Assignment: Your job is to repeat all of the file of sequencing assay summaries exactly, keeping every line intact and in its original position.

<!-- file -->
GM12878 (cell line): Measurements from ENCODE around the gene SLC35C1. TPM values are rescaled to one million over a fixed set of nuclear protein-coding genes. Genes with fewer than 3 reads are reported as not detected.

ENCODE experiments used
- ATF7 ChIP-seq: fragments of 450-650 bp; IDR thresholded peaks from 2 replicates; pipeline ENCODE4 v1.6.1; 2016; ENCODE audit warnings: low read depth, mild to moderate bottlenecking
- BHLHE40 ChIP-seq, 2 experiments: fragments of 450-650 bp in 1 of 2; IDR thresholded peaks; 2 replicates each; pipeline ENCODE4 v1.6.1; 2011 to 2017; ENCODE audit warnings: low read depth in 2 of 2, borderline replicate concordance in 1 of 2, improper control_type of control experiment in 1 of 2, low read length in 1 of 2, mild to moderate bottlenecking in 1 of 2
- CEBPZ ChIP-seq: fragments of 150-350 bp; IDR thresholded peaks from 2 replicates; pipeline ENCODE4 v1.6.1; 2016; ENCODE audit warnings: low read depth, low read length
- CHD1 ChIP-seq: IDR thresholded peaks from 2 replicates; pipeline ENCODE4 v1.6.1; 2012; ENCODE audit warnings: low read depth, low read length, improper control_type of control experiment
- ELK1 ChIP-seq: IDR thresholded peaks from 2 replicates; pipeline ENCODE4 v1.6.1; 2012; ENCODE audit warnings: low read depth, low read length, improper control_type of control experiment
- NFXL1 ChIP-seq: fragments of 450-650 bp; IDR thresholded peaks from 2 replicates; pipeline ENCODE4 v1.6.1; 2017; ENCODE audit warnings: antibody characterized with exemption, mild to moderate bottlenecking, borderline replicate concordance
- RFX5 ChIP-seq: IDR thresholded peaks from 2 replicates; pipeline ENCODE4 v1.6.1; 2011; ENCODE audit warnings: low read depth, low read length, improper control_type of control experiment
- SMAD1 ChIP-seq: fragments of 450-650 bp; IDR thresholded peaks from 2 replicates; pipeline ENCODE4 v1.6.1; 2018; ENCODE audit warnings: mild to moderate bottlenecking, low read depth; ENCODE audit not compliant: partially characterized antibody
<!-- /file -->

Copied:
GM12878 (cell line): Measurements from ENCODE around the gene SLC35C1. TPM values are rescaled to one million over a fixed set of nuclear protein-coding genes. Genes with fewer than 3 reads are reported as not detected.

ENCODE experiments used
- ATF7 ChIP-seq: fragments of 450-650 bp; IDR thresholded peaks from 2 replicates; pipeline ENCODE4 v1.6.1; 2016; ENCODE audit warnings: low read depth, mild to moderate bottlenecking
- BHLHE40 ChIP-seq, 2 experiments: fragments of 450-650 bp in 1 of 2; IDR thresholded peaks; 2 replicates each; pipeline ENCODE4 v1.6.1; 2011 to 2017; ENCODE audit warnings: low read depth in 2 of 2, borderline replicate concordance in 1 of 2, improper control_type of control experiment in 1 of 2, low read length in 1 of 2, mild to moderate bottlenecking in 1 of 2
- CEBPZ ChIP-seq: fragments of 150-350 bp; IDR thresholded peaks from 2 replicates; pipeline ENCODE4 v1.6.1; 2016; ENCODE audit warnings: low read depth, low read length
- CHD1 ChIP-seq: IDR thresholded peaks from 2 replicates; pipeline ENCODE4 v1.6.1; 2012; ENCODE audit warnings: low read depth, low read length, improper control_type of control experiment
- ELK1 ChIP-seq: IDR thresholded peaks from 2 replicates; pipeline ENCODE4 v1.6.1; 2012; ENCODE audit warnings: low read depth, low read length, improper control_type of control experiment
- NFXL1 ChIP-seq: fragments of 450-650 bp; IDR thresholded peaks from 2 replicates; pipeline ENCODE4 v1.6.1; 2017; ENCODE audit warnings: antibody characterized with exemption, mild to moderate bottlenecking, borderline replicate concordance
- RFX5 ChIP-seq: IDR thresholded peaks from 2 replicates; pipeline ENCODE4 v1.6.1; 2011; ENCODE audit warnings: low read depth, low read length, improper control_type of control experiment
- SMAD1 ChIP-seq: fragments of 450-650 bp; IDR thresholded peaks from 2 replicates; pipeline ENCODE4 v1.6.1; 2018; ENCODE audit warnings: mild to moderate bottlenecking, low read depth; ENCODE audit not compliant: partially characterized antibody